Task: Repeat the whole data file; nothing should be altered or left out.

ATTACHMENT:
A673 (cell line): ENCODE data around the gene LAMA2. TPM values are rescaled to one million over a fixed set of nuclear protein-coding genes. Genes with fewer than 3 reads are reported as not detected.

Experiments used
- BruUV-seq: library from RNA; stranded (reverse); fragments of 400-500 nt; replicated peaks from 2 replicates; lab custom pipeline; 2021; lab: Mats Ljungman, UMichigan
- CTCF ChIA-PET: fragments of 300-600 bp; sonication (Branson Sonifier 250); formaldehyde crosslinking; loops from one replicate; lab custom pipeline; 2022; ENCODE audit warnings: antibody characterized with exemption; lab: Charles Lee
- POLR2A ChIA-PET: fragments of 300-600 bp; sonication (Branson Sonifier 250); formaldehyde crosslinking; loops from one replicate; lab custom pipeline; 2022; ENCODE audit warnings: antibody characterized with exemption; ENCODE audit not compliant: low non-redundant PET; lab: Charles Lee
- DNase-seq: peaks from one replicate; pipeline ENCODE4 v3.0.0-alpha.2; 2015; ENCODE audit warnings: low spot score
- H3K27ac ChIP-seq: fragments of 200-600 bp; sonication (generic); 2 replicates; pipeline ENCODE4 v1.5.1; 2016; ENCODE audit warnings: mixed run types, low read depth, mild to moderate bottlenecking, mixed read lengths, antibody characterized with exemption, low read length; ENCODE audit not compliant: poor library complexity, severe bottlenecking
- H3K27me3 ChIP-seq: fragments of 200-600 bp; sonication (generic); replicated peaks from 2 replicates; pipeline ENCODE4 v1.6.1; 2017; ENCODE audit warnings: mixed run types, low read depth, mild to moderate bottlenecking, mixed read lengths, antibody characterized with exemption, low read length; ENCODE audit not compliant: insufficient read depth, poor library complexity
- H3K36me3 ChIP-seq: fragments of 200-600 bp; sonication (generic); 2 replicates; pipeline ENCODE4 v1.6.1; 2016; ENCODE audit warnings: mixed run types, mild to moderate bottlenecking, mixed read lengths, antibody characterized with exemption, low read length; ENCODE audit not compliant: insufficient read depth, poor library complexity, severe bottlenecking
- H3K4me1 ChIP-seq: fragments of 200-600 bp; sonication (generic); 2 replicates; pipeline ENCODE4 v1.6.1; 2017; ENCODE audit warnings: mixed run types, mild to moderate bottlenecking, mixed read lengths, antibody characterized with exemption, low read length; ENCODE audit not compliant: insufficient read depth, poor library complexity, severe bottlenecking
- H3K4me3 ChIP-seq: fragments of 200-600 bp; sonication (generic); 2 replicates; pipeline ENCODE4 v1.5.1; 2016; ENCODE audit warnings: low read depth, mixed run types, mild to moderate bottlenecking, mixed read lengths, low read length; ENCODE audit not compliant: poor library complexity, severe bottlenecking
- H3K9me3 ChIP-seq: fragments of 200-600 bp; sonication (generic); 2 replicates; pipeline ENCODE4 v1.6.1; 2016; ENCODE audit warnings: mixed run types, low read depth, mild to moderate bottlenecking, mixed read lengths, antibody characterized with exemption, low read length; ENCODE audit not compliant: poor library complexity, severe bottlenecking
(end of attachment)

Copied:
A673 (cell line): ENCODE data around the gene LAMA2. TPM values are rescaled to one million over a fixed set of nuclear protein-coding genes. Genes with fewer than 3 reads are reported as not detected.

Experiments used
- BruUV-seq: library from RNA; stranded (reverse); fragments of 400-500 nt; replicated peaks from 2 replicates; lab custom pipeline; 2021; lab: Mats Ljungman, UMichigan
- CTCF ChIA-PET: fragments of 300-600 bp; sonication (Branson Sonifier 250); formaldehyde crosslinking; loops from one replicate; lab custom pipeline; 2022; ENCODE audit warnings: antibody characterized with exemption; lab: Charles Lee
- POLR2A ChIA-PET: fragments of 300-600 bp; sonication (Branson Sonifier 250); formaldehyde crosslinking; loops from one replicate; lab custom pipeline; 2022; ENCODE audit warnings: antibody characterized with exemption; ENCODE audit not compliant: low non-redundant PET; lab: Charles Lee
- DNase-seq: peaks from one replicate; pipeline ENCODE4 v3.0.0-alpha.2; 2015; ENCODE audit warnings: low spot score
- H3K27ac ChIP-seq: fragments of 200-600 bp; sonication (generic); 2 replicates; pipeline ENCODE4 v1.5.1; 2016; ENCODE audit warnings: mixed run types, low read depth, mild to moderate bottlenecking, mixed read lengths, antibody characterized with exemption, low read length; ENCODE audit not compliant: poor library complexity, severe bottlenecking
- H3K27me3 ChIP-seq: fragments of 200-600 bp; sonication (generic); replicated peaks from 2 replicates; pipeline ENCODE4 v1.6.1; 2017; ENCODE audit warnings: mixed run types, low read depth, mild to moderate bottlenecking, mixed read lengths, antibody characterized with exemption, low read length; ENCODE audit not compliant: insufficient read depth, poor library complexity
- H3K36me3 ChIP-seq: fragments of 200-600 bp; sonication (generic); 2 replicates; pipeline ENCODE4 v1.6.1; 2016; ENCODE audit warnings: mixed run types, mild to moderate bottlenecking, mixed read lengths, antibody characterized with exemption, low read length; ENCODE audit not compliant: insufficient read depth, poor library complexity, severe bottlenecking
- H3K4me1 ChIP-seq: fragments of 200-600 bp; sonication (generic); 2 replicates; pipeline ENCODE4 v1.6.1; 2017; ENCODE audit warnings: mixed run types, mild to moderate bottlenecking, mixed read lengths, antibody characterized with exemption, low read length; ENCODE audit not compliant: insufficient read depth, poor library complexity, severe bottlenecking
- H3K4me3 ChIP-seq: fragments of 200-600 bp; sonication (generic); 2 replicates; pipeline ENCODE4 v1.5.1; 2016; ENCODE audit warnings: low read depth, mixed run types, mild to moderate bottlenecking, mixed read lengths, low read length; ENCODE audit not compliant: poor library complexity, severe bottlenecking
- H3K9me3 ChIP-seq: fragments of 200-600 bp; sonication (generic); 2 replicates; pipeline ENCODE4 v1.6.1; 2016; ENCODE audit warnings: mixed run types, low read depth, mild to moderate bottlenecking, mixed read lengths, antibody characterized with exemption, low read length; ENCODE audit not compliant: poor library complexity, severe bottlenecking